There was a time, and not so long ago, that any talk about television at film school was considered crass — the low road to a higher calling. Film school was for budding auteurs, not TV hacks.More from Merrill Balassone in the LA Times.
"Television has always been the redheaded stepchild of virtually any university's film program," said UCLA professor Tom Nunan, who produced the film "Crash" but spent most of his career as a television executive. "It's a hard medium to come out and just embrace right out of the gate. I don't know if it's because [television] is in your bedrooms and living rooms, but there's a lot less glamour in film school studying an appliance in your home versus going to the theater."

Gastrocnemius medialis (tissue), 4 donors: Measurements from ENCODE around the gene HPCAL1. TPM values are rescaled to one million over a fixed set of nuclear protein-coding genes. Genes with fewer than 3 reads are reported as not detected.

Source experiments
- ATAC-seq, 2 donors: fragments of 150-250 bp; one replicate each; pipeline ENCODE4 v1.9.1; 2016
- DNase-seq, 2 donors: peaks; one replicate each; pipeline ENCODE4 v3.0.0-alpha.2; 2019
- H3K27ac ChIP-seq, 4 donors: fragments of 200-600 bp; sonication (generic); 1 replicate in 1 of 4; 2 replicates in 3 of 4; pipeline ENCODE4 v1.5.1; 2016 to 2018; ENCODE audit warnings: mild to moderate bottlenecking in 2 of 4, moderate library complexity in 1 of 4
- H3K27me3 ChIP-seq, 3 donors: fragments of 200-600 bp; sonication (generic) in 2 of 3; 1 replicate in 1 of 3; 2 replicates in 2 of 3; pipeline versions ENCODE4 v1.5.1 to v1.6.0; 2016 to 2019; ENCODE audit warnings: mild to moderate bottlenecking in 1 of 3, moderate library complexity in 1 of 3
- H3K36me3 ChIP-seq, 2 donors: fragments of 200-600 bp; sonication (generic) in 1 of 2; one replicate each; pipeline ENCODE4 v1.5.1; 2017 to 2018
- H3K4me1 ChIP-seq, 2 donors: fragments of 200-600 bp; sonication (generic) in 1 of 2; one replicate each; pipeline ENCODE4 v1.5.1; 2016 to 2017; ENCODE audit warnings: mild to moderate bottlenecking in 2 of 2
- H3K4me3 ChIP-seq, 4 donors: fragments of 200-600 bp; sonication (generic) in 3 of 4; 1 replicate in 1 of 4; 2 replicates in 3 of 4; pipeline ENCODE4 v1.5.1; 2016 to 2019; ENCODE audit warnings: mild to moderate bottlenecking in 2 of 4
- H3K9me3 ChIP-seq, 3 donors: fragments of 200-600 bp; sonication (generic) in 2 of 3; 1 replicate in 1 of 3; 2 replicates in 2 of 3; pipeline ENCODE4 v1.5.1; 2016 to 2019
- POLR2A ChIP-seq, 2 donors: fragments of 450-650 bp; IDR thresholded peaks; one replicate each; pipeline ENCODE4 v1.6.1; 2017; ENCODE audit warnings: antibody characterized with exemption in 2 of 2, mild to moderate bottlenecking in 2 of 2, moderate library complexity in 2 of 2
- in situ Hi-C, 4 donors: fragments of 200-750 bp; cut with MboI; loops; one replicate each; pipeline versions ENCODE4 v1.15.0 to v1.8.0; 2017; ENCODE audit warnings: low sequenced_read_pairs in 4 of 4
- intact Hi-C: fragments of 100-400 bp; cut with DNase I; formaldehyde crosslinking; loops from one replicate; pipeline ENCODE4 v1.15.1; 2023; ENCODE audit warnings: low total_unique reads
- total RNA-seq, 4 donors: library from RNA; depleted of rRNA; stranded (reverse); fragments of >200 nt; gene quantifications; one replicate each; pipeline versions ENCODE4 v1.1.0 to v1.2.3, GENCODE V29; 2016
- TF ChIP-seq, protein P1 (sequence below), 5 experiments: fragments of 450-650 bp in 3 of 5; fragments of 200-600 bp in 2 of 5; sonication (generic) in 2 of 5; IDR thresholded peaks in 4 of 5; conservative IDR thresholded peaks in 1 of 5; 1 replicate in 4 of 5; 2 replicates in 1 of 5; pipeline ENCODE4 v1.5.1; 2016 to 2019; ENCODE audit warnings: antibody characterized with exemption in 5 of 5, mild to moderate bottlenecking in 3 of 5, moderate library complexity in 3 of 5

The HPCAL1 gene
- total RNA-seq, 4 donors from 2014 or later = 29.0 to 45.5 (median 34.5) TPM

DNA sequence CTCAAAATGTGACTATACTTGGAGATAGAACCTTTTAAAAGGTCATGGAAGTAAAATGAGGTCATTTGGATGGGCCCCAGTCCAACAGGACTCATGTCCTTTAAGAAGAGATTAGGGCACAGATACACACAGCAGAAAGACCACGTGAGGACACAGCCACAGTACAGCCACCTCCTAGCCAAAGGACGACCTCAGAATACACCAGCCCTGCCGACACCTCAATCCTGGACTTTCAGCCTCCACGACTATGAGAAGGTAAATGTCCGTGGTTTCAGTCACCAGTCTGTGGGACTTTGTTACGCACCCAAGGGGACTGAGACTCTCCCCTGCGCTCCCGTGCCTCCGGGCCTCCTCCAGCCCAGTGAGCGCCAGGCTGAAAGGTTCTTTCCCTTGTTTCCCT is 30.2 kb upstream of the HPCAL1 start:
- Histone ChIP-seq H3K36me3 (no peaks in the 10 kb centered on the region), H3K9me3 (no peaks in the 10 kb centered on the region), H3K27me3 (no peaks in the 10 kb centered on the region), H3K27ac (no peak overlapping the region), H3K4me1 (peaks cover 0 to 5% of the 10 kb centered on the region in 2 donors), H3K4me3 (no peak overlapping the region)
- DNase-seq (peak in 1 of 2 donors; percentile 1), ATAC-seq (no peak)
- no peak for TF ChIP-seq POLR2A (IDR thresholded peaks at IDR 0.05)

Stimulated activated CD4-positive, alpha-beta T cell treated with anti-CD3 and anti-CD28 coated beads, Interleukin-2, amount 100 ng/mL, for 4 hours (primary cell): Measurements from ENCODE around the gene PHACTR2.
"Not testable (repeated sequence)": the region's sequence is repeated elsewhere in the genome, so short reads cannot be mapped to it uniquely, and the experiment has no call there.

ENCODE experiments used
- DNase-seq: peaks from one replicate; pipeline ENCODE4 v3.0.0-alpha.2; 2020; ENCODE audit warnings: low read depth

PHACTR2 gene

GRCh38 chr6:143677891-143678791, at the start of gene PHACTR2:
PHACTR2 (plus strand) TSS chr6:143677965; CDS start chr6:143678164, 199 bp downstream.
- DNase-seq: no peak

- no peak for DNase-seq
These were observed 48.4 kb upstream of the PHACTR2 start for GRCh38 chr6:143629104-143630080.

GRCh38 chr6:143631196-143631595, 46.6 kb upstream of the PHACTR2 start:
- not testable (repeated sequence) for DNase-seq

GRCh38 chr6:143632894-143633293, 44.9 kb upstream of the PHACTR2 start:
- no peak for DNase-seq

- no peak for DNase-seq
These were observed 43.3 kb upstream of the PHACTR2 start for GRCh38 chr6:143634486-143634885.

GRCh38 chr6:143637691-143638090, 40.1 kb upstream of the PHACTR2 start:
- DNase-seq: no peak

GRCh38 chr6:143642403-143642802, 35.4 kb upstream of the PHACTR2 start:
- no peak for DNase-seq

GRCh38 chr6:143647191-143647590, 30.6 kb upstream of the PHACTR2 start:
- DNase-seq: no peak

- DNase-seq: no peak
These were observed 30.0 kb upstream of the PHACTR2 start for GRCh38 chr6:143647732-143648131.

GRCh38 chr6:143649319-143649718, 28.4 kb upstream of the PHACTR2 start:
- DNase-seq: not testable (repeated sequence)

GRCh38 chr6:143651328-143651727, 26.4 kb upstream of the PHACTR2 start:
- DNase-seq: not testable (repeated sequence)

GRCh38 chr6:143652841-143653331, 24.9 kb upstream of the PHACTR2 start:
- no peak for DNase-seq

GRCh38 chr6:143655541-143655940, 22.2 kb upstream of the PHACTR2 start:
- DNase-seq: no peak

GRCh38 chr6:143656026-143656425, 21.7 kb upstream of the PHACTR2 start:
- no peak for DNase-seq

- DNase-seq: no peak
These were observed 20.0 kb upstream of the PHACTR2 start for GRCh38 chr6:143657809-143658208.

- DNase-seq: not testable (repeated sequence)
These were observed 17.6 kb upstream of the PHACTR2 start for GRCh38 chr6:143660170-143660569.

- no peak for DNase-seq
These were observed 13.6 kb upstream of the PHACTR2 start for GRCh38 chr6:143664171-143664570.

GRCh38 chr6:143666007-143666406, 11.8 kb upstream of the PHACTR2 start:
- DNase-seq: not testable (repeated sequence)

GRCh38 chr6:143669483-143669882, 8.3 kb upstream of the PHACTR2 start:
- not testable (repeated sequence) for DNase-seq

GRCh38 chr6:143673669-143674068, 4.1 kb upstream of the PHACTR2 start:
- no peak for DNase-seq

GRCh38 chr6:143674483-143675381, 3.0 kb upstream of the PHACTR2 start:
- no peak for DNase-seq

Then came "The Sopranos" and other TV shows that pushed the pop culture envelope, not to mention a burgeoning job market in the new cable and digital universe, and a downturn in the movie biz and suddenly studying television didn't seem like a bad option.
Nunan, who has taught television development and production at UCLA for eight years, sees a sea change among many, if not all, of his students.
"I've seen a definite trend toward people converting toward an interest in TV as a career, yet every spring there's that percentage that come in with their nose up into the air wanting to talk about their screenplays," he said. "Not only is there a lot more opportunity in television, but the material you get is much more mature and complex."